3:30 PM - 4:30 PM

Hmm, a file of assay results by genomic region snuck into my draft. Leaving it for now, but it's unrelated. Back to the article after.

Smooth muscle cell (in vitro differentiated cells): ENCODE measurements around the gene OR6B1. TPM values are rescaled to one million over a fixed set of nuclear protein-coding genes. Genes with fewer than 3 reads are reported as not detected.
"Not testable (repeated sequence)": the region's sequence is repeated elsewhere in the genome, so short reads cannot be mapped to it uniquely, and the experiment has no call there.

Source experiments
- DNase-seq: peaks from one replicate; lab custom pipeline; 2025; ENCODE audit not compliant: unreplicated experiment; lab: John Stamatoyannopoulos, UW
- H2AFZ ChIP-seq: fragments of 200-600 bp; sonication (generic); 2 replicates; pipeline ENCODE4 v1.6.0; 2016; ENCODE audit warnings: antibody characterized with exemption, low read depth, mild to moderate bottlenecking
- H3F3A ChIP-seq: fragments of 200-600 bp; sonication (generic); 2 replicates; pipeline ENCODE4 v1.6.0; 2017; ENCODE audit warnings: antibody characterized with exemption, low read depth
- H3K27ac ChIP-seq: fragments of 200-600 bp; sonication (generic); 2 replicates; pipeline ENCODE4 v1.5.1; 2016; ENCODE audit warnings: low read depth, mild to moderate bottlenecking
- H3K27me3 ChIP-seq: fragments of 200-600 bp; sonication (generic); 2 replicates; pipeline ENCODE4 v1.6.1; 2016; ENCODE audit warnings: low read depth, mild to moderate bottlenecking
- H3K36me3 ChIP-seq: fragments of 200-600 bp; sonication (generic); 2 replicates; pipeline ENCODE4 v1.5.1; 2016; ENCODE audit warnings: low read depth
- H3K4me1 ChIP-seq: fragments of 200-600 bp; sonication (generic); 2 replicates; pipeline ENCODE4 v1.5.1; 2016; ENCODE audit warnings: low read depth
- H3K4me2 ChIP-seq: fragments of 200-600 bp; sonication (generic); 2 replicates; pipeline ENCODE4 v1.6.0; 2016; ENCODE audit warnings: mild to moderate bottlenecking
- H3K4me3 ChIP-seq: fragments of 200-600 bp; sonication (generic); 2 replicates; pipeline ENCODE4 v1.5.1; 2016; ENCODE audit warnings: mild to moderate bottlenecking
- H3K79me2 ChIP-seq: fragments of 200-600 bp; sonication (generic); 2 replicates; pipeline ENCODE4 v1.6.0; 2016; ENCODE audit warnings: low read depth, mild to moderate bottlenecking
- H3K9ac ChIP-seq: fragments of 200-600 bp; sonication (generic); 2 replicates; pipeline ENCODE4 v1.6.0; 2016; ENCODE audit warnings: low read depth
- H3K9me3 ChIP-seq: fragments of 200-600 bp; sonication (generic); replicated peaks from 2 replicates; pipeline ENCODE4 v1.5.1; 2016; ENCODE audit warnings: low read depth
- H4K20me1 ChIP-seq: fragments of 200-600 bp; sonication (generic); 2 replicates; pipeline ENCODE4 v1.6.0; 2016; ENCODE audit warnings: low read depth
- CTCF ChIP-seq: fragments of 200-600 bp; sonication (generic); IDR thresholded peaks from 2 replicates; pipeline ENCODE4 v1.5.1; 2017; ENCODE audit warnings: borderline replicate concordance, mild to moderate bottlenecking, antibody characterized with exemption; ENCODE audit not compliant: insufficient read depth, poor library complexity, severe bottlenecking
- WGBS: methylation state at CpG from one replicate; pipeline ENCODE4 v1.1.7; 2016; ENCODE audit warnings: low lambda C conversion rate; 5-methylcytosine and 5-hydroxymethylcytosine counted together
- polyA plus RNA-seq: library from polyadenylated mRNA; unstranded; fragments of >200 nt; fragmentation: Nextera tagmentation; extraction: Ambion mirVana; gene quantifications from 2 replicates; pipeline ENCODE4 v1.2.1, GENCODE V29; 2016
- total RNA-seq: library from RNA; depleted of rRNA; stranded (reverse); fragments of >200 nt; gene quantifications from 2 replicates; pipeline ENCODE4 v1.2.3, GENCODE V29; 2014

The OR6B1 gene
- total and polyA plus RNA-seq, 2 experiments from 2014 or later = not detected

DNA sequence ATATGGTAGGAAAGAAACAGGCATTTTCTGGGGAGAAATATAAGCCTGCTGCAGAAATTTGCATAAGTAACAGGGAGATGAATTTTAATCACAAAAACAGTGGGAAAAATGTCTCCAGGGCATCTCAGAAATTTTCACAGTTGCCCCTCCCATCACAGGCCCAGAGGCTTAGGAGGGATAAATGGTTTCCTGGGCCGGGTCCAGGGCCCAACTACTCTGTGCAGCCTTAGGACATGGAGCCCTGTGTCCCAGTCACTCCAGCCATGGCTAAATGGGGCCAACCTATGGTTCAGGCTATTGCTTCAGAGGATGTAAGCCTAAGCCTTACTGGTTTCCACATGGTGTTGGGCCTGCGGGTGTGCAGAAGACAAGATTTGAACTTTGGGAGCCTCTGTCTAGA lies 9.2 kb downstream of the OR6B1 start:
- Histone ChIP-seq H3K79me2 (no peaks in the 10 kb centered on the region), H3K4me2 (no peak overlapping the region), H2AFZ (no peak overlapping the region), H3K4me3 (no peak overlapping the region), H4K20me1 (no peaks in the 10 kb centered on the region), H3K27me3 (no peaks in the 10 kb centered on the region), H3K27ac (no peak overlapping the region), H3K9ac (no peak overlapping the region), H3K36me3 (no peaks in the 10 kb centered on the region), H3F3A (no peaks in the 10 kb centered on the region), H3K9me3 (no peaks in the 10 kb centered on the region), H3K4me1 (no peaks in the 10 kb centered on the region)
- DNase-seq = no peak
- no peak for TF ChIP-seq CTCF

Magnetic activity on the Earth's surface is driven by the solar wind through the process of magnetic reconnection. A southward interplanetary magnetic field in the solar wind merges with the Earth's magnetic field and is transported over the poles and stretched into a long magnetic tail. The field eventually reconnects in the tail and returns in a convection system to the dayside. When the IMF is fluctuating this process takes about 3 hours and is called a magnetospheric substorm. If instead the IMF turns steadily southward and the solar wind speed is slow then the magnetosphere transitions from the substorm state to steady magnetospheric convection (SMC). In an SMC the reconnection rates at the front and rear of the magnetosphere are balanced so there are no changes in the configuration of the magnetosphere and no substorms occur after an initial substorm. If instead the IMF is strongly southward and the wind speed is high the magnetosphere enters a state of very large quasi-periodic substorms called sawtooth events. These three states are the fundamental modes of response of the magnetosphere to the solar wind. The magnetospheric substorm has three phases of growth, expansion, and recovery. The expansion phase is characterized by extremely active aurora near midnight that expands from the equatorward edge of the auroral oval to its poleward edge. Often a substorm will begin with a pseudo breakup which looks like it will become an expansion phase but then appears to be quenched. At any time but most often at the end of the expansion and in the recovery phase there will be intensifications of a band of aurora at the poleward edge of the oval that often develop into equatorward directed auroral streamers. These are called poleward boundary intensifications (PBI). The cause of the substorm expansion and the role of PBI in structuring activity are outstanding questions in magnetospheric physics and the subject of much controversy. This seminar will present examples of the three response modes and the two phenomenon which confuse the simple classification.